Olivier Le Cour Grandmaison

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Olivier Le Cour Grandmaison (born 19 September 1960), is a French political scientist and author whose work chiefly centres on colonialism. He is best known for his book Coloniser, Exterminer - Sur la guerre et l'Etat colonial.

Olivier Le Cour Grandmaison at the 21st Maghreb des Livres (Paris, 7 & 8 February 2015)

Le Cour Grandmaison is a professor of political science at the Évry-Val d'Essonne University and a teacher at the Collège International de Philosophie.[citation needed] He is the president of the 17 October 1961 Association Against Oblivion, which advocates official recognition for the crimes committed by France during the 1961 Paris massacre.[not verified in body]

Coloniser, ExterminerEdit

In his book Coloniser, Exterminer (2005) Le Cour Grandmaison states that techniques and concepts used during the period of late 19th-century New Imperialism were later used during the Holocaust. He points to both Tocqueville and Michelet who spoke of "extermination" during the colonization of the Western United States and the removal of Native American tribes.[1] He quotes Tocqueville's 1841 comment on French conquest of Algeria:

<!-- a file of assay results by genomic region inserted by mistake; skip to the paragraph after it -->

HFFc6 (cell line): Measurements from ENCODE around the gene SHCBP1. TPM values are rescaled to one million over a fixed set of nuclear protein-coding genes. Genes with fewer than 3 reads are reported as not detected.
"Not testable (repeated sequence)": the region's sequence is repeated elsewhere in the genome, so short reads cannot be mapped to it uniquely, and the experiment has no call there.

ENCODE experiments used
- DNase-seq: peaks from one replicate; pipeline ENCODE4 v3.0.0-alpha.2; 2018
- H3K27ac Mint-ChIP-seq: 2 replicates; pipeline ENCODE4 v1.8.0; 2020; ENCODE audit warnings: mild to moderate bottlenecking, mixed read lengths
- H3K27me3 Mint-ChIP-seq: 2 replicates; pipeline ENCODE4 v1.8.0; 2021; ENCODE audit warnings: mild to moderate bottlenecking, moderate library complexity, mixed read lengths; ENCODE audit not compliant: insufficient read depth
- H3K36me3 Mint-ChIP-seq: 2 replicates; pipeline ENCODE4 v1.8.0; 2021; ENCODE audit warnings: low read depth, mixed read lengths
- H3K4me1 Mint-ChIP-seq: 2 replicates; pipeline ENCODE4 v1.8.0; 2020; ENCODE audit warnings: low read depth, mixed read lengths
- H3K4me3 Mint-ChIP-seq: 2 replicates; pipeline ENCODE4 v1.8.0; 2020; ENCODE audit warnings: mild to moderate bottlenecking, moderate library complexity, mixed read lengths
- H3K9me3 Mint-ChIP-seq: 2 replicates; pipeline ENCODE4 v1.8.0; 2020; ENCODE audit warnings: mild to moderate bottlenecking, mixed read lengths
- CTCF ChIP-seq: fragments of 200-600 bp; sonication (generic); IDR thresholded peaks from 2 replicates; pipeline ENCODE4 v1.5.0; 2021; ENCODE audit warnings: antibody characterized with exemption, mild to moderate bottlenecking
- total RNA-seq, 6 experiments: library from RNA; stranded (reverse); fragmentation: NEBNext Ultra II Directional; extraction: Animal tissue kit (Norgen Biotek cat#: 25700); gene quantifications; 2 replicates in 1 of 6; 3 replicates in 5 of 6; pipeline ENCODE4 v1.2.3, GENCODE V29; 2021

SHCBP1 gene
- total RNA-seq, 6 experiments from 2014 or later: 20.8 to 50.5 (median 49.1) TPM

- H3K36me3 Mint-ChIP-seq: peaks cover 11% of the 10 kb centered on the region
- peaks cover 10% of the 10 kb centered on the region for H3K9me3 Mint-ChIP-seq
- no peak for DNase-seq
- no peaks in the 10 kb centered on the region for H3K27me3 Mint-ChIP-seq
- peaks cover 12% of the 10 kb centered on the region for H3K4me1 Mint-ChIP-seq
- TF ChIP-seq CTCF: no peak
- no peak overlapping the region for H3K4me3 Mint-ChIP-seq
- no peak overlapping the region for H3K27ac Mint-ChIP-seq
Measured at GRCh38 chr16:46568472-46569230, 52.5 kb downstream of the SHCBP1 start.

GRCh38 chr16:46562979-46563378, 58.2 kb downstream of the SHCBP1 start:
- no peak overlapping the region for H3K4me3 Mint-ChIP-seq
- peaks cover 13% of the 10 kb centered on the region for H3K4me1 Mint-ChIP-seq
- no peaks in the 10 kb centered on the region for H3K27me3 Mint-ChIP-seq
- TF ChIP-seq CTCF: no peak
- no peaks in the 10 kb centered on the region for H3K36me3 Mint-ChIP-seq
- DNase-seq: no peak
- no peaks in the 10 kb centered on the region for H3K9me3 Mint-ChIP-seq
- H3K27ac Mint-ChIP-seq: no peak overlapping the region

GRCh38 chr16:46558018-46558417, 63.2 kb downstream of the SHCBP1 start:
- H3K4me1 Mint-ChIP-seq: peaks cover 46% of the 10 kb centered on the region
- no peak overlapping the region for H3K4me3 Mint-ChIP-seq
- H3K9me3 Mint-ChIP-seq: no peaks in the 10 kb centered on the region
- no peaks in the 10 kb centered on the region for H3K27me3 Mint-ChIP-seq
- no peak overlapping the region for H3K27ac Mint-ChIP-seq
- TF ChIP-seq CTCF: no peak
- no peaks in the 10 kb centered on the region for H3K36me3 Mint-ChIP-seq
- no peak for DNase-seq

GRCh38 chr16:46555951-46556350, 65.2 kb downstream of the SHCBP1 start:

"In France I have often heard people I respect, but do not approve, deplore [the army] burning harvests, emptying granaries and seizing unarmed men, women and children. As I see it, these are unfortunate necessities that any people wishing to make war on the Arabs must accept... I believe the laws of war entitle us to ravage the country and that we must do this, either by destroying crops at harvest time, or all the time by making rapid incursions, known as raids, the aim of which is to carry off men and flocks"[2]

"Whatever the case, continued Tocqueville, we may say in a general manner that all political freedoms must be suspended in Algeria."[3]